Light is an indispensable scientific tool. For example, laser-based optical sensors can detect oxygen in the environment, proteins in biomedical samples, and process markers in industrial settings, among other applications. However, not all wavelengths of light can be generated by a single laser, which limits what chemicals can be detected with optical sensing. That's where nonlinear optical crystals can help. By shining multiple lasers with different wavelengths through such crystals, researchers can tune laser beams via frequency conversion and cover more of the optical spectra. This has been a successful approach for wavelengths from ultraviolet to near-infrared(IR), but the mid-IR region has lacked practical nonlinear optical crystals. However, crystals may not be the only game in town. A multi-institution international research team is exploring a possible solution to the crystal problem: cutting-edge glasses containing mercuric iodide. The idea is that these glasses could behave like nonlinear optical crystals, offering an enticing approach to the generation of novel amorphous optical materials. But first, the researchers needed to figure out what these glasses look like at the atomic scale. For that, they went to the U.S. Department of Energy’s (DOE’s) Advanced Photon Source (APS) to collect high-energy x-ray diffraction data. By combining the diffraction data with other structural data and computer modeling, the team uncovered the secrets behind how a glass can act like a crystal.
Nonlinear optical crystals are widely used in photonics applications, but can be challenging to synthesize. To sidestep the need for crystals, scientists have been pursuing glassy materials that can tune lasers. One challenge is that glassy materials with isotropic internal structures aren't able to perform the frequency conversion necessary to tune lasers. However, glasses with chiral asymmetric properties have nonlinear optical potential. This research team is investigating hybrid molecular/network glasses with non-centrosymmetric mercuric iodide (HgI2).
To explore this material, the researchers probed the atomic structure of liquid mercury iodide as it transitions to a solid form at low temperatures, as well as its transition to molecular vapor at high temperatures. They employed several techniques to get at this molecular architecture, including high-energy x-ray diffraction at the X-ray Science Division 6-ID-D beamline at the APS, and at the BL04B2 beamline at SPring-8 (Japan); time-of-flight neutron diffraction at the ISIS Neutron and Muon Source (Rutherford-Appleton Laboratory, UK); and Raman spectroscopy. Furthermore, they fed this data into a density functional theory-modeling program to come up with a working structural model for this glassy material in different states of matter.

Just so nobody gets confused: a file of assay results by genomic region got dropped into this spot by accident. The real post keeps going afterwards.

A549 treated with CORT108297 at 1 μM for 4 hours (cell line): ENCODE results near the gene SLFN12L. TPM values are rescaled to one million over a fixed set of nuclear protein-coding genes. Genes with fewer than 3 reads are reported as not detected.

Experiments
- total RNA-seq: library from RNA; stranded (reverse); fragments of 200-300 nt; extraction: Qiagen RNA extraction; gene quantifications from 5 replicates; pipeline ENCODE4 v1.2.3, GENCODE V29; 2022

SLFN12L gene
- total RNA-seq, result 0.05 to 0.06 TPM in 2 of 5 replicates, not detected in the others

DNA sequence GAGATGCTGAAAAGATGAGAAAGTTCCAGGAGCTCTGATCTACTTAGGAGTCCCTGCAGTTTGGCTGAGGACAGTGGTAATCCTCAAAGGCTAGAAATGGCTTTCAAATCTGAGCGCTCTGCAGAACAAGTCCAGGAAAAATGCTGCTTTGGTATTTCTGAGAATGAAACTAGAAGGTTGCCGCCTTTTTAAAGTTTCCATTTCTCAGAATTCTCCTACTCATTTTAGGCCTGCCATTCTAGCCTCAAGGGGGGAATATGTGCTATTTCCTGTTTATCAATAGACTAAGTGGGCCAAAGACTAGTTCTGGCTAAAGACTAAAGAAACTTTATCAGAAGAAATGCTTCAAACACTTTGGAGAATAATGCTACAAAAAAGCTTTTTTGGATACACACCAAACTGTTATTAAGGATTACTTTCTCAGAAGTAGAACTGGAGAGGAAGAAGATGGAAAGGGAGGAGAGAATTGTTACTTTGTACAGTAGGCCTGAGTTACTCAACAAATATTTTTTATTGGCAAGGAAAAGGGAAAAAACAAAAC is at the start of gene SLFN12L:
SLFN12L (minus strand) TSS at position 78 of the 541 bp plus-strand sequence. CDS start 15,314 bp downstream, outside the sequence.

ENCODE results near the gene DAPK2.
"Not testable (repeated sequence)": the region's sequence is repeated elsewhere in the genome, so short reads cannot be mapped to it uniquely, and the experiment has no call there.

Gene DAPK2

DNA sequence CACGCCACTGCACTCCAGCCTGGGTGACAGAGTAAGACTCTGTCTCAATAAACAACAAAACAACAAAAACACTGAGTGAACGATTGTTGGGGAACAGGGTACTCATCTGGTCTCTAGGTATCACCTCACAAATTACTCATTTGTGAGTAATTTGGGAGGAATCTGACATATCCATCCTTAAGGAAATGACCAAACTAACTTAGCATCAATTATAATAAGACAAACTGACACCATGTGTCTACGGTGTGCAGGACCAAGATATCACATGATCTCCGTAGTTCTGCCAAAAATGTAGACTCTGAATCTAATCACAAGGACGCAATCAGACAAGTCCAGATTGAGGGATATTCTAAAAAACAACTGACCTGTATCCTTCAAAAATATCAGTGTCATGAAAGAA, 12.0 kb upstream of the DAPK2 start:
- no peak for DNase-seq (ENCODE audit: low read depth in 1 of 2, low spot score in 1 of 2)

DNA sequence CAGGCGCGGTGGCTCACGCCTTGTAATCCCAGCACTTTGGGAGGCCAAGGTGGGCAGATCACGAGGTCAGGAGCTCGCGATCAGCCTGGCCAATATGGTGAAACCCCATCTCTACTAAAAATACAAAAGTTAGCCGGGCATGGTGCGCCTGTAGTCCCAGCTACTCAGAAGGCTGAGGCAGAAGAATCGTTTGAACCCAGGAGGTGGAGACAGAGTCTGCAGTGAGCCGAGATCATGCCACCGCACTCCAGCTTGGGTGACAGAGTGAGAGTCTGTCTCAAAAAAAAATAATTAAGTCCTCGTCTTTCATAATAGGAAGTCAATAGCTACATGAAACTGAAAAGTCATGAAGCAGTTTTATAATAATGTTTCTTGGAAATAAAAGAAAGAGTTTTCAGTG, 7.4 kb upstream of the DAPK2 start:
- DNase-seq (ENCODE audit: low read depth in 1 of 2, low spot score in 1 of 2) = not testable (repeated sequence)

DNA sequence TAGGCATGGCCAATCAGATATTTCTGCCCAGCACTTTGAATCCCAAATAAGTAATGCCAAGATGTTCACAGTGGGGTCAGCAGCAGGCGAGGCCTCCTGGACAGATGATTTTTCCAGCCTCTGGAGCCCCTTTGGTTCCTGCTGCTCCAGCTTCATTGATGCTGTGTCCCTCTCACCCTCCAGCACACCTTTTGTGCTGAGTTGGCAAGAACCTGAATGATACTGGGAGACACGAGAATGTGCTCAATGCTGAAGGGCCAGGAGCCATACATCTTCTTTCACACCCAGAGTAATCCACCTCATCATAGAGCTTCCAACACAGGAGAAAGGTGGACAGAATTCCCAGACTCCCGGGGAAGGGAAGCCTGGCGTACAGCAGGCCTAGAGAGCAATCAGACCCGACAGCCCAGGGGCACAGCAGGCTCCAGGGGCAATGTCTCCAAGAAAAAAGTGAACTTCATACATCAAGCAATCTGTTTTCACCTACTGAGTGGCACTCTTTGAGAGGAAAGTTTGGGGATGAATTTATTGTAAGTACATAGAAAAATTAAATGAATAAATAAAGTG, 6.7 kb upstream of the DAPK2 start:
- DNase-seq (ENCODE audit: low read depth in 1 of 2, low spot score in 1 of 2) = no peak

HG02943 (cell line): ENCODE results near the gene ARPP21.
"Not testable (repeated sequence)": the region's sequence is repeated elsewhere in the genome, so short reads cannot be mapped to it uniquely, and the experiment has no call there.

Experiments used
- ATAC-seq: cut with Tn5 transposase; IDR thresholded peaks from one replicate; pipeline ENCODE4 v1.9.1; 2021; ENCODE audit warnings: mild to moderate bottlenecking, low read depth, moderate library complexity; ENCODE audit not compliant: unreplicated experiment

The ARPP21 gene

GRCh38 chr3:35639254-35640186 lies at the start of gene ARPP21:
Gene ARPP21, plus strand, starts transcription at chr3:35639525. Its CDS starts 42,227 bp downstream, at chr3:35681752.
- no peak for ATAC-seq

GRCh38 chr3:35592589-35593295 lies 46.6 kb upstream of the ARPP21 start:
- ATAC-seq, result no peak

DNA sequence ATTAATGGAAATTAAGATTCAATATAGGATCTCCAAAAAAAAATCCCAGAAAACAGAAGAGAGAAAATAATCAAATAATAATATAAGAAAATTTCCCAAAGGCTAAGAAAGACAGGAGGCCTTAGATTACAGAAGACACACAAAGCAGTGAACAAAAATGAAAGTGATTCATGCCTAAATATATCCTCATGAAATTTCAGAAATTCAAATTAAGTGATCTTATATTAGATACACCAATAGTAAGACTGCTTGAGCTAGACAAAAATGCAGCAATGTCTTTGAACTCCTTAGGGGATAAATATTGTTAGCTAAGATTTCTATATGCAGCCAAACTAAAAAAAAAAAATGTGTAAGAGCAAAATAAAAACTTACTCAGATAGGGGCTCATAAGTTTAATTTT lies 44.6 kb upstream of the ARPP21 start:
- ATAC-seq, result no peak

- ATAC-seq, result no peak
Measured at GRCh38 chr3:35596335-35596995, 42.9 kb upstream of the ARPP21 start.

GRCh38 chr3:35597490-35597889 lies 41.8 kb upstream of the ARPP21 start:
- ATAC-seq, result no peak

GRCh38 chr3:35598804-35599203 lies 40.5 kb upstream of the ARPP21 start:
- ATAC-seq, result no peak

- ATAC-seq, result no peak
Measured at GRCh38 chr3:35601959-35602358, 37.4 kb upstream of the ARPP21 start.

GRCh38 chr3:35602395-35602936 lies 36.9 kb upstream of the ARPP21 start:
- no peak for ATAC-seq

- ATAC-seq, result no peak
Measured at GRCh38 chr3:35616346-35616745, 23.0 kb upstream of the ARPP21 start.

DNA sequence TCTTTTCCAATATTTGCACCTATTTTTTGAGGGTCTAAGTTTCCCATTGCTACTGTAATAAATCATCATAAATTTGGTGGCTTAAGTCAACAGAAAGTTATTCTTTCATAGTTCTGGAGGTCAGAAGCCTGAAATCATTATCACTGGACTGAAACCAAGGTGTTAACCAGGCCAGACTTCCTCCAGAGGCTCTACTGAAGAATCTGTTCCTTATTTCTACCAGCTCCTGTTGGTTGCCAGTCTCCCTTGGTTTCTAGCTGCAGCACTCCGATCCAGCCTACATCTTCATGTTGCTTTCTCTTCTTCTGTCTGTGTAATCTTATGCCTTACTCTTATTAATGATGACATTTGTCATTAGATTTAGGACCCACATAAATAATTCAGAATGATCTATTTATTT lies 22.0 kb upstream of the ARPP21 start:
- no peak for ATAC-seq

At higher temperatures, above 400 K, HgI2 exists as a linear triatomic molecule. However, the experimental data and structural modeling suggests that in a stable liquid and related glassy solid states, HgI2 becomes bent, with a bond angle of around 156° degrees. That's important, because that bend creates asymmetry in the material, in turn generating intrinsic optical non-linearity. To bolster these structural insights, the researchers checked the material's second harmonic generation. This property is one of the main avenues for frequency conversion in nonlinear optical crystals. Indeed, the bent HgI2-containing sulfide glass showed strong second-harmonic generation.
The team developed a hypothesis to help explain how the bent HgI2 containing materials generated second harmonic generation in a sulfide glass. At one extreme, the bent HgI2 molecules could be completely randomly oriented, conditions under which the second harmonic generation effect would be eliminated. At the other extreme, the molecules could arrange themselves non-randomly in preferred orientations within mesoscopic domains, the result of which would be the observed second harmonic generation effects.
In future research, the team plans to perform small-angle neutron scattering and anomalous small-angle x-ray scattering on the glass. This data could provide verification for their hypothesis that nonrandom orientation within mesoscopic domains is responsible for the second harmonic generation effects.
A full understanding of this phenomena may help explain more generally the manifestation of nonlinear optical effects in isotropic media, as well provide a basis for the development of new materials with improved nonlinear optical properties. ― Erika Gebel Berg
See: Mohammad Kassem1, Maria Bokova1, Andrey S. Tverjanovich2, Daniele Fontanari1, David Le Coq3, Anton Sokolov1, Pascal Masselin1, Shinji Kohara4, Takeshi Usuki5, Alex C. Hannon6, Chris J. Benmore7, and Eugene Bychkov1*, “Bent HgI2 Molecules in the Melt and Sulﬁde Glasses: Implications for Nonlinear Optics,” Chem. Mater. 31, 4103 (2019). DOI: 10.1021/acs.chemmater.9b00860
Author affiliations: 1Université du Littoral Côte d’Opale, 2St. Petersburg State University, 3Institut des Sciences Chimiques de Rennes, 4Research Center for Advanced Measurement and Characterization, 5Yamagata University, 6Rutherford Appleton Laboratory, 7Argonne National Laboratory
This work was partly supported by Agence Nationale de la Recherche (ANR, France) under Grant No. ANR-15-ASTR-0016-01. The experiments at the SPring-8 were approved by the Japan Synchrotron Radiation Research Institute (proposal No. 2014B1197) and supported by the Centre for Advanced Science and Technology (Japan). A.T. is grateful to Saint-Petersburg State University grant No. 12.40.1342.2017. Work at the Advanced Photon Source, Argonne National Laboratory, was supported in part by the Basic Energy Sciences, Office of Science, U.S. Department of Energy, under Contract No. DE-AC02-06CH1135.
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